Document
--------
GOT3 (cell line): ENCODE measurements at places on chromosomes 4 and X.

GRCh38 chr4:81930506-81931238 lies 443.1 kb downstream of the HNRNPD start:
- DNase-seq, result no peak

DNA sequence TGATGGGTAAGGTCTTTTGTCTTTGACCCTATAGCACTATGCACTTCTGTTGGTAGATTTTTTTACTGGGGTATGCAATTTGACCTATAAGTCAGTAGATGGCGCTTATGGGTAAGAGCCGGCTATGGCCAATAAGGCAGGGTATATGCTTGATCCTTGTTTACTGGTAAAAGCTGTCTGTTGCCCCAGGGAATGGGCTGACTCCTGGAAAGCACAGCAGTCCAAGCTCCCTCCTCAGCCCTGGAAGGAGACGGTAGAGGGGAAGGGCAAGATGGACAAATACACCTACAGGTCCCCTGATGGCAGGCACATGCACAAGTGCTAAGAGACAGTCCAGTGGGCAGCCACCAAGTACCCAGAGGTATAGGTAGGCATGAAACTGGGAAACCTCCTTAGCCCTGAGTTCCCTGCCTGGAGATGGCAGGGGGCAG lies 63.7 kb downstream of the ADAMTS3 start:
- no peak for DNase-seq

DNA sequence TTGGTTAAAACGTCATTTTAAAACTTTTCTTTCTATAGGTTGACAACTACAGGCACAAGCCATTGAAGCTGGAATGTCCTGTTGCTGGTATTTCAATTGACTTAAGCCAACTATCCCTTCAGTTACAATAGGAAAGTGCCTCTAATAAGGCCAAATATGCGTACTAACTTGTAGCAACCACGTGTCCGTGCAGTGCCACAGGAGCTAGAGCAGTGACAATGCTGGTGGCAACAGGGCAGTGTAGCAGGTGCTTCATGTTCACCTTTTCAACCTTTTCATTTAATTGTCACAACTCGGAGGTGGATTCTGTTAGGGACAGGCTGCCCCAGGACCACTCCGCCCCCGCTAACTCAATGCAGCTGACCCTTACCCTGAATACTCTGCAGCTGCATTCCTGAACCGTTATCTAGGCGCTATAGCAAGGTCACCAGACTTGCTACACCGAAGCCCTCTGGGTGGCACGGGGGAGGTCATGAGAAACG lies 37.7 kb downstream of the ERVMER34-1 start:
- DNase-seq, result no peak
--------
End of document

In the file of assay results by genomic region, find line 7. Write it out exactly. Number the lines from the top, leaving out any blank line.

- DNase-seq, result no peak